The Wilsons’ friendship with Koffmann began, like so many others, through admiration for what he cooked. And perhaps their offer to him a year ago that he come in to oversee the kitchens of their two restaurants would have come to nought had Koffman not gone with a friend four years ago to see Claire Harrison, a ‘potato specialist’, at work.
Harrison is the daughter of a Midlands’ potato merchant who has made a career for herself advising chefs, restaurateurs and retailers on the tuber’s charms. Ebullient and charming in her own right with happy memories of her first visit to the original La Tante Claire, she obviously made a striking impression on Koffmann because they are now living together in what she described as a ‘rather chaotic household’ with their various five children.
Happily for the Wilsons and their customers, Harrison, who is as protective of Koffmann as he is shy himself, was there to encourage him to accept their offer. And she immediately noticed the difference in him on his return to the stoves. “He was very nervous on the first day but when he came back that night I could see he was a different person,” she told me. “He was really alive and since then he has come back every day with a different story.”
Koffmann began working four days a week at The Bleeding Heart but has now transferred his attention to The Don and what started as a potentially risky move for all concerned now seems to be paying dividends. Certainly, the Wilsons risked putting both their Head Chefs’ noses out of joint by hiring Koffmann but instead he has revealed a side of the chef’s profession that was new to them.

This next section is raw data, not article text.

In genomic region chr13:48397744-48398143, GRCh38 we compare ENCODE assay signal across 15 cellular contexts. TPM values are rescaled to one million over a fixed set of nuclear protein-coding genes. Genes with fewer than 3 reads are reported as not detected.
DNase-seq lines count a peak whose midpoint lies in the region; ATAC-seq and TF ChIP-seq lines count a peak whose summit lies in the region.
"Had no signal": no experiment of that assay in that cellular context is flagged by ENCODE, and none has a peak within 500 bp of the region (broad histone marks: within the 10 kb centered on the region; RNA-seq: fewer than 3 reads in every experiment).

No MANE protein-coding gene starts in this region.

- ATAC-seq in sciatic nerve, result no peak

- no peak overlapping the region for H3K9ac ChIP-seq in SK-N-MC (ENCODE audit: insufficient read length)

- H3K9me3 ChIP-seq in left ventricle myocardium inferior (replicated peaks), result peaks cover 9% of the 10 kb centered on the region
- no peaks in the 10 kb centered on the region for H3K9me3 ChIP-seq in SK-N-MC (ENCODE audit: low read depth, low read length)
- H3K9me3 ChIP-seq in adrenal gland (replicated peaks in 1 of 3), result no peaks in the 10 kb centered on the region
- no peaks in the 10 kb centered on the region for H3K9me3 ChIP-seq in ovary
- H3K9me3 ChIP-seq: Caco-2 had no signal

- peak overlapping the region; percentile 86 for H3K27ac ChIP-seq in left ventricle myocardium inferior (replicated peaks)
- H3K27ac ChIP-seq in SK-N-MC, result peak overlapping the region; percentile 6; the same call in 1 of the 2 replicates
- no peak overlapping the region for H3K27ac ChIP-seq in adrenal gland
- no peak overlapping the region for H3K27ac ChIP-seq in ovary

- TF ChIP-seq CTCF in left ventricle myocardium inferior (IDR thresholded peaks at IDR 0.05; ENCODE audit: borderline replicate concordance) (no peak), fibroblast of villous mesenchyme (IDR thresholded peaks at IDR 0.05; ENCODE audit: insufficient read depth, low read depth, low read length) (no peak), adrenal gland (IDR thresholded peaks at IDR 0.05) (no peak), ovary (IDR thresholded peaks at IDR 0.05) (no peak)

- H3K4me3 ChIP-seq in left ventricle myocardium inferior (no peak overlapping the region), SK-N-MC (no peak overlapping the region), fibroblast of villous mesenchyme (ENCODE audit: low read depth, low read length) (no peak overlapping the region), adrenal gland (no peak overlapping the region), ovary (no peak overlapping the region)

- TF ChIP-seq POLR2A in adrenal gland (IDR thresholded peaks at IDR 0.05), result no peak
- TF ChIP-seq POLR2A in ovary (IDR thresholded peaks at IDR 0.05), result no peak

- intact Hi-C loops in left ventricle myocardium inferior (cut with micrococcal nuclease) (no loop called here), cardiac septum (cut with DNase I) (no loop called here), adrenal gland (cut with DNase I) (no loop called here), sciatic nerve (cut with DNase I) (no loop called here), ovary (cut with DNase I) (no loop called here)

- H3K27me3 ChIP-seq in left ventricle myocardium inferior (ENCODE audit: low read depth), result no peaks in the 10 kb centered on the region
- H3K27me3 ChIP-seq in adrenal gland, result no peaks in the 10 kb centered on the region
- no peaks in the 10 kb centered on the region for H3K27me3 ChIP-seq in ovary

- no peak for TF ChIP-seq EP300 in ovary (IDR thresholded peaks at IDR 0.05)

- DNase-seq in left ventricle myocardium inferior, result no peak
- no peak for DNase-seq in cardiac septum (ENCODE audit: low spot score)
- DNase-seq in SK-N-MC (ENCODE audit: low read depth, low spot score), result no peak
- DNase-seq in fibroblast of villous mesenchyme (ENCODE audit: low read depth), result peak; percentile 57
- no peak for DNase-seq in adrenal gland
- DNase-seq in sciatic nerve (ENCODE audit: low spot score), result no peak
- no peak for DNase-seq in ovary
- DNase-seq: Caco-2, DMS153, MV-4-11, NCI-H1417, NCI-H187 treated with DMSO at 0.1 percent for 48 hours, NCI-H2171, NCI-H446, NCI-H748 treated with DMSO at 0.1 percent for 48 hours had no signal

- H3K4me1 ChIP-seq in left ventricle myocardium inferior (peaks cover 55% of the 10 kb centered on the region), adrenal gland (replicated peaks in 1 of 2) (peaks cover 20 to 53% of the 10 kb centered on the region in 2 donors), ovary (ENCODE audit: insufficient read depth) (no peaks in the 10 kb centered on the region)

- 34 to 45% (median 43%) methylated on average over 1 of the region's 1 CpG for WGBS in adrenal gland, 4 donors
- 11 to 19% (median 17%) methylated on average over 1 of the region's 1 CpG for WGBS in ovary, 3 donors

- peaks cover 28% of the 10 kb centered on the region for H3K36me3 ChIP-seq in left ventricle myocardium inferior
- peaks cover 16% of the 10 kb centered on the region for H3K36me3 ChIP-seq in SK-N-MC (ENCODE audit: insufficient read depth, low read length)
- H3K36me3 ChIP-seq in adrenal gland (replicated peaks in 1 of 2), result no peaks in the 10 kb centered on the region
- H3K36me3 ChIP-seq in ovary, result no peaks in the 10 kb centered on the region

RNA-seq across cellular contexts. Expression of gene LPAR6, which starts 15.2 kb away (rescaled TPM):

“Pierre’s huge benefit to both our restaurants is that he works miracles with the gross profit on the food. He wastes absolutely nothing,” Robyn explained with a broad smile. “One of the first things he did was to hire an in-house butcher, a very capable Pole, and every bit of every duck and every pig now goes somewhere. He is unquestionably a great chef but he is also a real, old-fashioned housewife.”
This influence was certainly obvious in a couple of the special dishes of the day on The Bleeding Heart menu recently, a starter of compote of salmon with a cauliflower cream followed by a confit of Suffolk blackface lamb with a pumpkin purée. Although they may have lacked the intensity of flavour that would have been achieved had Koffmann been there in the kitchen, a subsequent meal at The Don when he was there showed that the maestro has not lost his touch.
It was a meal that would have brought a smile, or perhaps a tear, to anyone with happy memories of La Tante Claire. A first course of snails sautéed with tomatoes, led into langoustines enfolded in pasta, then the classic hare à la royale and finally a tarte Tatin with quinces. Each dish not only tasted of the careful but precise transformation of its main ingredients but was also served with the minimum of garnishes for which there was, so obviously, no need.
Equally characteristically, Koffmann slipped away from the kitchen without a word [Jun 2008 - he has now slipped away for good] but happily I was able to speak to Matt Burns, The Don’s Head Chef, who had worked for Koffman twenty years ago alongside Eric Chavot, now the chef at the two star Michelin restaurant in The Capital Hotel. Burns was disarmingly frank. “I must say that when I first heard Pierre was coming back it was quite scary but it hasn’t been because he has definitely mellowed. Above all it has been a huge boost for the brigade. We have all learnt so much from him already.”